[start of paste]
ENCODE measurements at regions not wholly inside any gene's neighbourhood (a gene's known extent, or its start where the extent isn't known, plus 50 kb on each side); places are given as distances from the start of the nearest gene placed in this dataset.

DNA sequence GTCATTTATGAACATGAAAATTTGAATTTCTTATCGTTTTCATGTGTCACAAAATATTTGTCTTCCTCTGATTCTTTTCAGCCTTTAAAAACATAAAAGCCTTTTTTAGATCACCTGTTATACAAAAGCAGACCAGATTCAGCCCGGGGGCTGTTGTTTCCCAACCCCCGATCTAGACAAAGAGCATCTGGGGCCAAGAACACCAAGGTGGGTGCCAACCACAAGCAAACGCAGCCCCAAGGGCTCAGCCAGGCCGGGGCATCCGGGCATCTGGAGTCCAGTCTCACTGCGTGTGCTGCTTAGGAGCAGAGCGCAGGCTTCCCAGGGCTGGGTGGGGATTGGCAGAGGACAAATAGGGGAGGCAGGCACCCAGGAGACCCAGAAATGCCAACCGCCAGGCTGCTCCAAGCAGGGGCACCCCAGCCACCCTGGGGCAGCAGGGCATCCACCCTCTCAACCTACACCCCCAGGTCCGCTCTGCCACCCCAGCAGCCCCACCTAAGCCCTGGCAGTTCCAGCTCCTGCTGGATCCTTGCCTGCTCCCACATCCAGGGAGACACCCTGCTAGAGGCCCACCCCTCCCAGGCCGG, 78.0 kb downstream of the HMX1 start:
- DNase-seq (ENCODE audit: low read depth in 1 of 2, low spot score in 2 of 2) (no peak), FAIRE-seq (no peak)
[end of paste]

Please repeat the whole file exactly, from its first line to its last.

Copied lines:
ENCODE measurements at regions not wholly inside any gene's neighbourhood (a gene's known extent, or its start where the extent isn't known, plus 50 kb on each side); places are given as distances from the start of the nearest gene placed in this dataset.

DNA sequence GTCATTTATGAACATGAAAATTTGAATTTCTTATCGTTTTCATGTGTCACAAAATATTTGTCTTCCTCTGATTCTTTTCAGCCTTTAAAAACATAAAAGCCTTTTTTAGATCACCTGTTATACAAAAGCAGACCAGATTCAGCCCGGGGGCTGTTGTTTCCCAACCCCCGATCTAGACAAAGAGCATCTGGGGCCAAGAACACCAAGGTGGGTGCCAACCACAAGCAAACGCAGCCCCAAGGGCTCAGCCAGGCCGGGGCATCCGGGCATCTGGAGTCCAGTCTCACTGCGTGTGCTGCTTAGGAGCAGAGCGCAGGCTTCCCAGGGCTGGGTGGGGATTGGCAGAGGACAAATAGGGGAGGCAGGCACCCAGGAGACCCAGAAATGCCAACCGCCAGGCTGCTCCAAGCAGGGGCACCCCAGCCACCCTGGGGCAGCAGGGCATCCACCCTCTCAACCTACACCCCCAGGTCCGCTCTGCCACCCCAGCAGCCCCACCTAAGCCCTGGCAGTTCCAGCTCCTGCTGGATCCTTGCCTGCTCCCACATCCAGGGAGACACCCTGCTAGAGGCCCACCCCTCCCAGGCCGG, 78.0 kb downstream of the HMX1 start:
- DNase-seq (ENCODE audit: low read depth in 1 of 2, low spot score in 2 of 2) (no peak), FAIRE-seq (no peak)